It's a shame that the Mike Levey recording drew all the attention in J-Walk's post; the first part of the post is the most interesting. He and I were sitting around one morning, and I think we played Cluck Old Hen for about an hour. If I remember right, I had a banjo tuned to Double D, and J-Walk had his Bowlin, tuned to a low D modal. We tried all sorts of variations, trading banjos, trading tunings, all of which were interesting, and eventually hit on his suggestion of one playing the high part while the other played the low part...what a Blast! I highly recommend it. I wish we had recorded it, but we were just noodling around with the banjos, and didn't think of it.

Another one that didn't get recorded happened around a year ago. I was goofing around with a friends Strat-clone, tuned it DADGAD, cranked up the volume and the distortion, and scared the neighbors. No old hens were harmed in the playing of the tune.

I am pretty sure this is the first recording I heard of the song, and is the starting point for how I try to play it: /

(you have to take out the space between the 3 an the / and put the link above together...if I type it together, it all gets changed somehow.)

Edited by - Bisbonian on 02/14/2010 18:48:46

Big Doug Nez - Posted - 02/14/2010:  21:08:31

Originally posted by banjo bill-e

My favorite version is at the beginning of this wonderful little film featuring Jeff Kramer.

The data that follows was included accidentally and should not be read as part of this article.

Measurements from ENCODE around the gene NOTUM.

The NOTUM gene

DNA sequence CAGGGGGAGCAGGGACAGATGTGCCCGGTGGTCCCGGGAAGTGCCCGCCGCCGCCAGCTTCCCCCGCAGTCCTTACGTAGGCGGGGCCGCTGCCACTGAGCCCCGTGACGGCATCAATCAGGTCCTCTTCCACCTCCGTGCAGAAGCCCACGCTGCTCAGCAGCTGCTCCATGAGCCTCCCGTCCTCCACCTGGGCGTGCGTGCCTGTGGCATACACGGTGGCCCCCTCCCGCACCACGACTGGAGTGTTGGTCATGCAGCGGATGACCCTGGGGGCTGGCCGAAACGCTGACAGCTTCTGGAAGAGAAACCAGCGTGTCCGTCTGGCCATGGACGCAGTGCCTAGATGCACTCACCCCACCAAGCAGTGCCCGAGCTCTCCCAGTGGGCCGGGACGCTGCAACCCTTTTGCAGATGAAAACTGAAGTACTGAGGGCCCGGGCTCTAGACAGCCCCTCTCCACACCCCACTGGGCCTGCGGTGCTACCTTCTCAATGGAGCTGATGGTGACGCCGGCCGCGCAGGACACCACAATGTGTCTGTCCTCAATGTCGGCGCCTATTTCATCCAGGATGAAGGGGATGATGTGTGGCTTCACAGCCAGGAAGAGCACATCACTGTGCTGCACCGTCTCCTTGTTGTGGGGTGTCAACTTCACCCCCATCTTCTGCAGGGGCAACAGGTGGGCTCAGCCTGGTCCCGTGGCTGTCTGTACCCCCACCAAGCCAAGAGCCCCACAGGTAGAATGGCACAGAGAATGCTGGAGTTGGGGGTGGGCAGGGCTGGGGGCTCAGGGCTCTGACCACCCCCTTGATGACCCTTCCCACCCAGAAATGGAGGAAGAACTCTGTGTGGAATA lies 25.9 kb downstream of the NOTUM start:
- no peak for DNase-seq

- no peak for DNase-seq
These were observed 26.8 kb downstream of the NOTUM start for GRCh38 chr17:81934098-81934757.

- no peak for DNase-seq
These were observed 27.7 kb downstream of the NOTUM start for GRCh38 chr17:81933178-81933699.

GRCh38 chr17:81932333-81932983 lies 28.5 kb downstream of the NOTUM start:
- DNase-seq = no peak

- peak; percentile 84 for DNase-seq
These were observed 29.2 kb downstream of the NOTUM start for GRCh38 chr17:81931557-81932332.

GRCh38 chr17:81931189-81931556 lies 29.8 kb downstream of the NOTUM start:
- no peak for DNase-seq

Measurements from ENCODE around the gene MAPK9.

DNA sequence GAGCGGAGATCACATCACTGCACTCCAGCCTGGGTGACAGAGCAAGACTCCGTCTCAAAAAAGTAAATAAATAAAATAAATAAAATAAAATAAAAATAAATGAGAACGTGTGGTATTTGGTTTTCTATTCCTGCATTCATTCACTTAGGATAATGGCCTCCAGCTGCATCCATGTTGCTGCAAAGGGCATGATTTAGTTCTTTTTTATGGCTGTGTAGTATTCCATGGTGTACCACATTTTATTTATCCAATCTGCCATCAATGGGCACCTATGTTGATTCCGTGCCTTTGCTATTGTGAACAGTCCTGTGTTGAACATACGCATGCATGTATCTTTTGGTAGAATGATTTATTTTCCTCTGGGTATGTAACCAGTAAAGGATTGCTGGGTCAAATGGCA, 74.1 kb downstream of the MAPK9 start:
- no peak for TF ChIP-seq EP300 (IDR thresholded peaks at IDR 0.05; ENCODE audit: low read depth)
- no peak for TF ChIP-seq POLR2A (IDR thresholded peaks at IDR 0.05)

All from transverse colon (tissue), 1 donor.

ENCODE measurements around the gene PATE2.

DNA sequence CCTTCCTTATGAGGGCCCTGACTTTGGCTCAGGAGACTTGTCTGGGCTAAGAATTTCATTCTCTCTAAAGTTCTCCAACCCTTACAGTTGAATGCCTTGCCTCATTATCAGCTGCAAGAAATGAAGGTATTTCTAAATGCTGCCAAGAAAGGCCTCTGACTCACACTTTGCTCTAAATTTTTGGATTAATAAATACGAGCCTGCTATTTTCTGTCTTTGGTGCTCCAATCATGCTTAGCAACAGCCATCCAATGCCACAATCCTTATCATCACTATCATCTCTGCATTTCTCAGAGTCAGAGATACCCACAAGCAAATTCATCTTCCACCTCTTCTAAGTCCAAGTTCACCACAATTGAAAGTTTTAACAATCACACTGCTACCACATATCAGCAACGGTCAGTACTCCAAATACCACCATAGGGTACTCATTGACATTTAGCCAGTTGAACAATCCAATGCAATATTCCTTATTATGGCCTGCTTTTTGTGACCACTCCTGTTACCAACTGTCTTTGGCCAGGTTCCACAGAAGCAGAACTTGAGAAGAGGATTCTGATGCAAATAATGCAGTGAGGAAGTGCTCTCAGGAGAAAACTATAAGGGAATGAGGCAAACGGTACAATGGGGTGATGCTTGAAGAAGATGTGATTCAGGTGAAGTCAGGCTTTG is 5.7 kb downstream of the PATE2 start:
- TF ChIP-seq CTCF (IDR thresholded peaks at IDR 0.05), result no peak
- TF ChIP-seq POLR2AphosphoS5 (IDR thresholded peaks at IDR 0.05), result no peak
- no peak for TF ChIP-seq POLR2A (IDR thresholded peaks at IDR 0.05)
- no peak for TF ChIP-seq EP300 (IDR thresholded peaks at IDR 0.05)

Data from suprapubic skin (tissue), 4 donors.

Thanks to Spaz for turning me on to this one.

Banjo bill-e, Thanks for the link to Jeff Kramers video. That just became my favorite version as well.

Supertone - Posted - 02/14/2010:  22:19:27

Here is a perhaps too far out version I did awhile back....Good tune for it though!

banjo bill-e - Posted - 02/15/2010:  11:23:54

OK, J-Walk and Bisboinian, please clarify what you mean. Does one of you play the A part and then sit out while the other plays the B part, or do you mean that WHILE one is playing the A part, the other is playing the B part? If so, I would really like to hear that!

Bisbonian - Posted - 02/15/2010:  20:57:24

yes, WHILE. Kind of like a round. They harmonize well with each other. Find a banjo player, give it a shot. I suspect other AABB tunes would work.

Uncle Sinner - Posted - 02/16/2010:  08:59:41

maybe it qualifies as a completely different song, but I've always been partial to Taj Mahal's banjo version of "Cluck Old Hen" from "De Old Folks at Home". does anyone know where Taj got this version? did he make it up himself? anyone know what tuning it's in?

EggerRidgeBoy - Posted - 02/19/2010:  17:38:38

At last night's Bela Fleck "Africa Project" tour show in Athen, Ohio, Bela and fiddler Casey Driessen
played a distinctly non-old-time but quite enjoyable (to me at least) version of "Cluck Old Hen",
backed by two traditional percussionists from the Malian band Ngoni Ba. It was a bit startling to
hear the first few notes and suddenly recognize the tune, after an hour or so of mostly African music.

Edited by - EggerRidgeBoy on 02/19/2010 17:39:42

RickS - Posted - 02/19/2010:  18:16:55

How does Jeff Kramer ( on banjobillies's link) make that percussive sound? Is he just hitting the head or am I missing something?

banjoghost - Posted - 02/21/2010:  12:39:14

here's another take on c.o.h.

i like to pretend that it sounds a little like junior kimbrough....with just a touch of reverb...

banjoghost - Posted - 02/21/2010:  12:44:00

here's the unreverbed version of the above...sorry for the double post. i did this bassakwards.

ramjo - Posted - 02/21/2010:  14:25:04

Great feeling and great playing, Banjoghost! I gotta go luck up Junior Kimbrough after that. Uncle Sinner, looks like Junior and Taj had the same source (or Taj was Junior's source).